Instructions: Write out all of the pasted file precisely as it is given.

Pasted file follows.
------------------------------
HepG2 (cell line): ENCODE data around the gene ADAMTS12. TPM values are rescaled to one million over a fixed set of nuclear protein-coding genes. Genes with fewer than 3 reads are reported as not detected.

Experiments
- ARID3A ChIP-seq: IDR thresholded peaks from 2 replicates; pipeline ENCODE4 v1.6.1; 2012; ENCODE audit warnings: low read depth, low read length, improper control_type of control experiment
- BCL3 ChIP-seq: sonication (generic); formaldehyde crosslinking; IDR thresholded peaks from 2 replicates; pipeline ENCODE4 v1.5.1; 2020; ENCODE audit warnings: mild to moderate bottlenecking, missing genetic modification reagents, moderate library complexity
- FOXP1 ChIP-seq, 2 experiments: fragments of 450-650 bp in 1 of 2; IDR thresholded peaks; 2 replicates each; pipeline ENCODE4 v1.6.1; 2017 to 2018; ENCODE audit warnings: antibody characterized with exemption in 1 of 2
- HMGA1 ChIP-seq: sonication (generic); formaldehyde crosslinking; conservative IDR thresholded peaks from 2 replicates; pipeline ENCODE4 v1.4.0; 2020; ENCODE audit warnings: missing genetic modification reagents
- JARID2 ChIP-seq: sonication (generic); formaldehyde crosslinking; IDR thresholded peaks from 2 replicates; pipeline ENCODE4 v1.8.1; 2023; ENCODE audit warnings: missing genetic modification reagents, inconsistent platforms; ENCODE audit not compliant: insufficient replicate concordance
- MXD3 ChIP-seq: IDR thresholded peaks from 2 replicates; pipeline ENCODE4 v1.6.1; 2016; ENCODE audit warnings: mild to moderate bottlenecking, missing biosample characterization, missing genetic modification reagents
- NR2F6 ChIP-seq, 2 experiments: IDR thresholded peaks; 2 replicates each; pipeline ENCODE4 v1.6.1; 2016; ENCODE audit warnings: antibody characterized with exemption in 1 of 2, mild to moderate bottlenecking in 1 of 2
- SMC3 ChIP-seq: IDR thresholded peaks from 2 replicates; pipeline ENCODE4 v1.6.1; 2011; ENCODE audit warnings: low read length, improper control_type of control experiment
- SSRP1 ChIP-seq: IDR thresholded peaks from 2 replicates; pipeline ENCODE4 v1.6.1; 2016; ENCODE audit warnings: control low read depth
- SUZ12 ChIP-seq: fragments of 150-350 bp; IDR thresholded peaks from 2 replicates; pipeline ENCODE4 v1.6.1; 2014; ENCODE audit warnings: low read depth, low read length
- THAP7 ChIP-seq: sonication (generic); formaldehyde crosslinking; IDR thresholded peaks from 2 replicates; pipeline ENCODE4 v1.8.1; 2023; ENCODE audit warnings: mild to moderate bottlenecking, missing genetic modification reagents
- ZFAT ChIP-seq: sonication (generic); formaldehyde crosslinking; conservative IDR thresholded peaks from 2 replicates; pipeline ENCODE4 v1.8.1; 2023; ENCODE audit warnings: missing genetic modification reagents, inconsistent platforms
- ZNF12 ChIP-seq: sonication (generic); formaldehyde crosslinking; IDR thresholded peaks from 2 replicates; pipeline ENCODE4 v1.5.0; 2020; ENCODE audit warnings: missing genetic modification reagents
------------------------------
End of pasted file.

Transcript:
HepG2 (cell line): ENCODE data around the gene ADAMTS12. TPM values are rescaled to one million over a fixed set of nuclear protein-coding genes. Genes with fewer than 3 reads are reported as not detected.

Experiments
- ARID3A ChIP-seq: IDR thresholded peaks from 2 replicates; pipeline ENCODE4 v1.6.1; 2012; ENCODE audit warnings: low read depth, low read length, improper control_type of control experiment
- BCL3 ChIP-seq: sonication (generic); formaldehyde crosslinking; IDR thresholded peaks from 2 replicates; pipeline ENCODE4 v1.5.1; 2020; ENCODE audit warnings: mild to moderate bottlenecking, missing genetic modification reagents, moderate library complexity
- FOXP1 ChIP-seq, 2 experiments: fragments of 450-650 bp in 1 of 2; IDR thresholded peaks; 2 replicates each; pipeline ENCODE4 v1.6.1; 2017 to 2018; ENCODE audit warnings: antibody characterized with exemption in 1 of 2
- HMGA1 ChIP-seq: sonication (generic); formaldehyde crosslinking; conservative IDR thresholded peaks from 2 replicates; pipeline ENCODE4 v1.4.0; 2020; ENCODE audit warnings: missing genetic modification reagents
- JARID2 ChIP-seq: sonication (generic); formaldehyde crosslinking; IDR thresholded peaks from 2 replicates; pipeline ENCODE4 v1.8.1; 2023; ENCODE audit warnings: missing genetic modification reagents, inconsistent platforms; ENCODE audit not compliant: insufficient replicate concordance
- MXD3 ChIP-seq: IDR thresholded peaks from 2 replicates; pipeline ENCODE4 v1.6.1; 2016; ENCODE audit warnings: mild to moderate bottlenecking, missing biosample characterization, missing genetic modification reagents
- NR2F6 ChIP-seq, 2 experiments: IDR thresholded peaks; 2 replicates each; pipeline ENCODE4 v1.6.1; 2016; ENCODE audit warnings: antibody characterized with exemption in 1 of 2, mild to moderate bottlenecking in 1 of 2
- SMC3 ChIP-seq: IDR thresholded peaks from 2 replicates; pipeline ENCODE4 v1.6.1; 2011; ENCODE audit warnings: low read length, improper control_type of control experiment
- SSRP1 ChIP-seq: IDR thresholded peaks from 2 replicates; pipeline ENCODE4 v1.6.1; 2016; ENCODE audit warnings: control low read depth
- SUZ12 ChIP-seq: fragments of 150-350 bp; IDR thresholded peaks from 2 replicates; pipeline ENCODE4 v1.6.1; 2014; ENCODE audit warnings: low read depth, low read length
- THAP7 ChIP-seq: sonication (generic); formaldehyde crosslinking; IDR thresholded peaks from 2 replicates; pipeline ENCODE4 v1.8.1; 2023; ENCODE audit warnings: mild to moderate bottlenecking, missing genetic modification reagents
- ZFAT ChIP-seq: sonication (generic); formaldehyde crosslinking; conservative IDR thresholded peaks from 2 replicates; pipeline ENCODE4 v1.8.1; 2023; ENCODE audit warnings: missing genetic modification reagents, inconsistent platforms
- ZNF12 ChIP-seq: sonication (generic); formaldehyde crosslinking; IDR thresholded peaks from 2 replicates; pipeline ENCODE4 v1.5.0; 2020; ENCODE audit warnings: missing genetic modification reagents